Dehydration – the biggest issue in the NHS

“A predictable and avoidable emergency diagnosis that should never occur.”

As the public health environment becomes more challenging with even tighter budget constraints coming into place, Nutrition and Hydration Week 2014 (17-23rd March)  is one way of raising awareness and that’s why we are pleased to support the initiative.

According to a leading Government advisor, thirst is needlessly killing 33 patients a day in British hospitals. Add to that the fact that many patients are recovering from surgery that is frequently preceded by several hours of “nil by mouth”; they may have multiple disorders affecting hydration levels; or they may be confused, unwell or physically unable to sit up and help themselves to a drink.

Without water, even a healthy person’s body starts to feel the effects within hours, especially in hot temperatures, which is often the case in hospitals and homes.

Did you know? Acute kidney injury affects one in five people admitted to hospital with five in 100 in-patients developing acute kidney failure that can lead to permanent damage to the kidneys and eventually to death and the disease. This costs the National Health Service and estimated £500 million a year — which is more than lung and skin cancer together!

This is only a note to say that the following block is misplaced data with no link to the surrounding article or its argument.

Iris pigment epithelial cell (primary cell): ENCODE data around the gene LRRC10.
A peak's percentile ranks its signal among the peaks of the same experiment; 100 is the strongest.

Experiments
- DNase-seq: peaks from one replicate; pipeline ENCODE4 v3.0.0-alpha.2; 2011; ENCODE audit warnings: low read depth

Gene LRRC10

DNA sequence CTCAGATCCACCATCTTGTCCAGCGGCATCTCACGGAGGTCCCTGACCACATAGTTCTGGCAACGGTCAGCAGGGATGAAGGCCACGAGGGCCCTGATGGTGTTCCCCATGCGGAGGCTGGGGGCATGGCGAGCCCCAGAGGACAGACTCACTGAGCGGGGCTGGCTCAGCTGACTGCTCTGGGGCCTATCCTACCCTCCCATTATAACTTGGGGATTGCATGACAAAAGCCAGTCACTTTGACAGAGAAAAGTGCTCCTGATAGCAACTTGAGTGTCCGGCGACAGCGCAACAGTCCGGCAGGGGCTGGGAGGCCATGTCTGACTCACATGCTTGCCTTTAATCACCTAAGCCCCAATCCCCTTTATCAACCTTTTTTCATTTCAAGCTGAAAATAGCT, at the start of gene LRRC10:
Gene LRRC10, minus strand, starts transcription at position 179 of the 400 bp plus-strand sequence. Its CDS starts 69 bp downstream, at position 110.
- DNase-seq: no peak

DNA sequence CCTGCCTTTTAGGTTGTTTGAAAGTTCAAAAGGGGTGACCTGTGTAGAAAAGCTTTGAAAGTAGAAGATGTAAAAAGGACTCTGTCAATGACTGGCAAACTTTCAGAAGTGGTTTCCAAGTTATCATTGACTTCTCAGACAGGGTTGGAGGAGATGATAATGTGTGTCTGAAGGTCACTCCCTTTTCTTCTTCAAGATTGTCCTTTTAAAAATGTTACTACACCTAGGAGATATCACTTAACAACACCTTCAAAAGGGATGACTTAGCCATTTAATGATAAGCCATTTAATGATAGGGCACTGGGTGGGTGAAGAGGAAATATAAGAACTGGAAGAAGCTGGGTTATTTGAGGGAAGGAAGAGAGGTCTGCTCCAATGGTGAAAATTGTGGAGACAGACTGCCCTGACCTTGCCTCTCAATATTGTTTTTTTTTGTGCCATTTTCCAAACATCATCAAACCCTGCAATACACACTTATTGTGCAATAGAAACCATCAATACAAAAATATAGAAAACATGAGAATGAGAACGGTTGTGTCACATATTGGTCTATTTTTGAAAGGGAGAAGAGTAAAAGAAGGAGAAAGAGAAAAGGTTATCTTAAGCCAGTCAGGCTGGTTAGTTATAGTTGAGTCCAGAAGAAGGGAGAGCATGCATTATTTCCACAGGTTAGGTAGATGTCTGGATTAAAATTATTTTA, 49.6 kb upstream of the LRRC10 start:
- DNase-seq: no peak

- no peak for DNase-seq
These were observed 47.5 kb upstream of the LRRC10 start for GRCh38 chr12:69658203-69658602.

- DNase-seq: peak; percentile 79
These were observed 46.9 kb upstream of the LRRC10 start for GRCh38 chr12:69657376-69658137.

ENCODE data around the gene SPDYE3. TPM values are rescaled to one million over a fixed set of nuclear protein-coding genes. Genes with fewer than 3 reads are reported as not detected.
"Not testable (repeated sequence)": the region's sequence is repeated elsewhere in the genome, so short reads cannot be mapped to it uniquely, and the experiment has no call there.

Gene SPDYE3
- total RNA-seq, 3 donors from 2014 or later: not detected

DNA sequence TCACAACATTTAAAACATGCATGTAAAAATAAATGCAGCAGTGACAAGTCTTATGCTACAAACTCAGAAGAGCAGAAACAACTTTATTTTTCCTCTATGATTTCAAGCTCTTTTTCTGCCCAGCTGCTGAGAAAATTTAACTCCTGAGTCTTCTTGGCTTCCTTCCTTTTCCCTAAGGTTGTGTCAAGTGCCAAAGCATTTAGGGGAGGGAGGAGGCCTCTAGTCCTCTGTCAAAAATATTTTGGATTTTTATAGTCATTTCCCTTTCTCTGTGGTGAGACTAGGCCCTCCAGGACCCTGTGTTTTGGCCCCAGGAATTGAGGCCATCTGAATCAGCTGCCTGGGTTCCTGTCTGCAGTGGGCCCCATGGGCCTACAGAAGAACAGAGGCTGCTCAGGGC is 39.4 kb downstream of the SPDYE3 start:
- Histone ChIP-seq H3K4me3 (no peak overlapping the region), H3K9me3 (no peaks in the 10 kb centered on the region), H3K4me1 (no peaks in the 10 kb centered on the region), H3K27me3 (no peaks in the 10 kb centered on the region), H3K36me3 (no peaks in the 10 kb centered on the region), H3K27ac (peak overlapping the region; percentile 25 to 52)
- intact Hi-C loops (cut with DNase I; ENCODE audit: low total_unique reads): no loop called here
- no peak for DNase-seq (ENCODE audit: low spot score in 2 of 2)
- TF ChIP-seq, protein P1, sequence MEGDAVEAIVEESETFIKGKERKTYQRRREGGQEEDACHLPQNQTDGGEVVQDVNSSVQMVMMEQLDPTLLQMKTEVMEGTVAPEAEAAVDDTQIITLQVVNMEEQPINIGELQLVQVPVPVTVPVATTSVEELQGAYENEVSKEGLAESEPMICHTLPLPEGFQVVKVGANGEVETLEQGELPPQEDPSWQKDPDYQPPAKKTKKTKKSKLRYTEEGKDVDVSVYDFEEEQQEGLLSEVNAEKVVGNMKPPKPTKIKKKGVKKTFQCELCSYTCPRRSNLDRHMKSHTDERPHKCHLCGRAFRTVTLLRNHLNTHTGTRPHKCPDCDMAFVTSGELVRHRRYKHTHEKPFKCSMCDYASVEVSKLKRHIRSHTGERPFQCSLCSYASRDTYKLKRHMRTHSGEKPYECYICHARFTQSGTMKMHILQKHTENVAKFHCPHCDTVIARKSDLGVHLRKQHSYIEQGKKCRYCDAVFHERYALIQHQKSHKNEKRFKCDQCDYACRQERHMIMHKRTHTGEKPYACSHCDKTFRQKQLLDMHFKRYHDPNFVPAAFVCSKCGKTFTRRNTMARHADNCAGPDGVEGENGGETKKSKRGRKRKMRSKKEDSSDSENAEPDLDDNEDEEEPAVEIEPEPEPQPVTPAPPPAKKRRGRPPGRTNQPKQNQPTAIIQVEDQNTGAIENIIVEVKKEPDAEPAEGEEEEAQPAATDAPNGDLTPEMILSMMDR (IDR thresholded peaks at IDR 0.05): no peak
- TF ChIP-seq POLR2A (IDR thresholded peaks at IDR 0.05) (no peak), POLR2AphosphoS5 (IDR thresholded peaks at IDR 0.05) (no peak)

While hospital food is often in the news, water is a more critical problem, because the effects of dehydration have much quicker manifestations than malnutrition.

So make sure you do your bit to help people you know avoid dehydration by following our our tips:

  1. The danger signs of dehydration include dry mouth, low blood pressure, dizziness and confusion. If you notice these, bring it to the attention of a nurse or doctor.
  2. Be aware if your hydration levels – ask the nurse or carer if if he or she can find a moment to explain the hydration measurements that should be on the chart at the end of the bed to help manage this.
  3.  Make sure a drink is always to hand. Be on the look out for empty water jugs or glasses or those that are out of reach. Always offer to pour or help someone to a drink when you are visiting them in hospital, bearing in mind that older and more vulnerable people may not notice that they are thirsty.
  4. Make sure water is fresh (change at least twice a day) and looks palatable — perhaps by adding a few slices of lemon or orange or ice cubes.
  5. Make sure your drinking aid is to hand. The Hydrant — our easy-to-use water bottle with a straw that can be hooked onto a hospital bed or chair and will ensure you are getting regular drink.

Nutrition and Hydration Week 2014 (#NHW2013) is a collaboration between the Hospital Caterers Association (HCA), National Association of Care Catering (NACC) and Patient Safety First. (

For more information follow on @NHWeek and use the hashtag #NHW2014